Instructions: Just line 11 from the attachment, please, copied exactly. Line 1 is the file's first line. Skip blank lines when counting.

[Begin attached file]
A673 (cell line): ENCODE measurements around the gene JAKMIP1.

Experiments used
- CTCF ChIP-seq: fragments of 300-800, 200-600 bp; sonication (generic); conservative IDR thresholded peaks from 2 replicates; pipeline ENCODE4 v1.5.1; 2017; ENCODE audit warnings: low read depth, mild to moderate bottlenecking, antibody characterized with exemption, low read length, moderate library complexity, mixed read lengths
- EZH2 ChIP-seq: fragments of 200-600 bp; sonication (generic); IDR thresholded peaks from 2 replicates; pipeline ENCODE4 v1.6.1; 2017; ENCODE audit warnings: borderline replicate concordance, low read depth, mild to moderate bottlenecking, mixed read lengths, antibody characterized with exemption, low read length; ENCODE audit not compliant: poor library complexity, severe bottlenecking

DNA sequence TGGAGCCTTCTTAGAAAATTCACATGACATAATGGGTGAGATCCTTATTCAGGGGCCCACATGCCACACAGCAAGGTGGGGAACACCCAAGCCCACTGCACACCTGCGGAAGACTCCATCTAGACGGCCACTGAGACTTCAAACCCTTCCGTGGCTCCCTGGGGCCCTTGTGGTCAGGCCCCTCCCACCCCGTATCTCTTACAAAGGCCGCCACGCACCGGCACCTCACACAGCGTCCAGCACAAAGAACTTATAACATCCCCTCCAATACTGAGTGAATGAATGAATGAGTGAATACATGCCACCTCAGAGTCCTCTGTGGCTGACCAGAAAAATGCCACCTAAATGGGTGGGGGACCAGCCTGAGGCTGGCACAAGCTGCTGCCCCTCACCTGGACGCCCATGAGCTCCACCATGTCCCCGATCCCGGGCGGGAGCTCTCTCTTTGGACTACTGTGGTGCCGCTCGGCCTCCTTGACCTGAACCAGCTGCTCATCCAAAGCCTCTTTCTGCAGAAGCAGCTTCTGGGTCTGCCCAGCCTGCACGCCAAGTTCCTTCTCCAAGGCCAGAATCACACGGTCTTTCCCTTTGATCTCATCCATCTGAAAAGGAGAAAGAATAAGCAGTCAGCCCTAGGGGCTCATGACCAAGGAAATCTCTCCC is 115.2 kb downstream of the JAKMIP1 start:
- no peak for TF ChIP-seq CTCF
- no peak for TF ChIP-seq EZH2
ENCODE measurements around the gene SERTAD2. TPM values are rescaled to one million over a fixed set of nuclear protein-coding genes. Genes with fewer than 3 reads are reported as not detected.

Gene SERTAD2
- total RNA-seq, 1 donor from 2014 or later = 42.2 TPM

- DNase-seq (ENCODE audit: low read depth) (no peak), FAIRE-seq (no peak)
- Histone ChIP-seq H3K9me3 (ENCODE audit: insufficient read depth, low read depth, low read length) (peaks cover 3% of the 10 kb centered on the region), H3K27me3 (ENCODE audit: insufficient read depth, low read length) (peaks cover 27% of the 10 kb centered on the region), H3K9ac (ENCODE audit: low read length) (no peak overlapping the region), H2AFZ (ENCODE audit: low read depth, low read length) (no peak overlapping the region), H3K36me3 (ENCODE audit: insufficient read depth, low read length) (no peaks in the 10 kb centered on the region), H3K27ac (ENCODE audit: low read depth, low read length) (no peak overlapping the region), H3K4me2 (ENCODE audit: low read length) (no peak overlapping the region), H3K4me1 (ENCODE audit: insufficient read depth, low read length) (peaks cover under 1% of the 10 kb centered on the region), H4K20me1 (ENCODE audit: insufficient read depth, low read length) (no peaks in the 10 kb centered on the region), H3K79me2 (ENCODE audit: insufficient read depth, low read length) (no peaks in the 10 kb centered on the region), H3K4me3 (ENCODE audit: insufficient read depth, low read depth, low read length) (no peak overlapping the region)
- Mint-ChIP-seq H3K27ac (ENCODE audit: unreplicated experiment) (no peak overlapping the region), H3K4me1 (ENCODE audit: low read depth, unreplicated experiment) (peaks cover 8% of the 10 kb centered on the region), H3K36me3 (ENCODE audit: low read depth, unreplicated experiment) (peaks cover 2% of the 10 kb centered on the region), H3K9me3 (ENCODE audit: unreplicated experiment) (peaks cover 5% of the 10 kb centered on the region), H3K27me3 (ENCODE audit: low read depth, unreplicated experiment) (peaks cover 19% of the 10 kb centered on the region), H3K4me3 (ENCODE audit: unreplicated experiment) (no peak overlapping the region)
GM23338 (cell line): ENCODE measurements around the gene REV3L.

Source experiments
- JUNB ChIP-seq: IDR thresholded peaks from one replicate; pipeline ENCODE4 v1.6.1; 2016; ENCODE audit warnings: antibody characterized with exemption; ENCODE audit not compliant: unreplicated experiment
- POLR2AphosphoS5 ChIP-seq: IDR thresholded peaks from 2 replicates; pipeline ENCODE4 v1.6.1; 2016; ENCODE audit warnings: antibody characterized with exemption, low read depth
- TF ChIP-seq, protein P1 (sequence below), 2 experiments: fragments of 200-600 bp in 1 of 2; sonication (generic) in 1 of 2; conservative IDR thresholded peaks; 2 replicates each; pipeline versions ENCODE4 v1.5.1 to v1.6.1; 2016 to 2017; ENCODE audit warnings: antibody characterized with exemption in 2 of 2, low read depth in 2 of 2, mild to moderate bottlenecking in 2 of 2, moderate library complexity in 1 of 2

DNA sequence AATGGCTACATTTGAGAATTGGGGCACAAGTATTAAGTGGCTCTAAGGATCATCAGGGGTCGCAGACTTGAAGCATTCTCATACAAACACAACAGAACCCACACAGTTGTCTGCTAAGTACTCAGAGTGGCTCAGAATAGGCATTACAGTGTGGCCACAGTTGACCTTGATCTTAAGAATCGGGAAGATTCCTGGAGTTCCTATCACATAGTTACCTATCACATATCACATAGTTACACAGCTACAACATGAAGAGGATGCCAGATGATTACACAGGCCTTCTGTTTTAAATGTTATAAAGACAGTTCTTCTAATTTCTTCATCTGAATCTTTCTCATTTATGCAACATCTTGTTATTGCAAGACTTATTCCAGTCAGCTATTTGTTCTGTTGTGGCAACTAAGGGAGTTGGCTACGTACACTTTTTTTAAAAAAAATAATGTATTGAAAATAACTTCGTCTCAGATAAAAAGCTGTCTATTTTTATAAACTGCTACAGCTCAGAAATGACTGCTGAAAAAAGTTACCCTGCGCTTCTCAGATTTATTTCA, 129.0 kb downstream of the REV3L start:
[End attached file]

- DNase-seq (ENCODE audit: low read depth) (no peak), FAIRE-seq (no peak)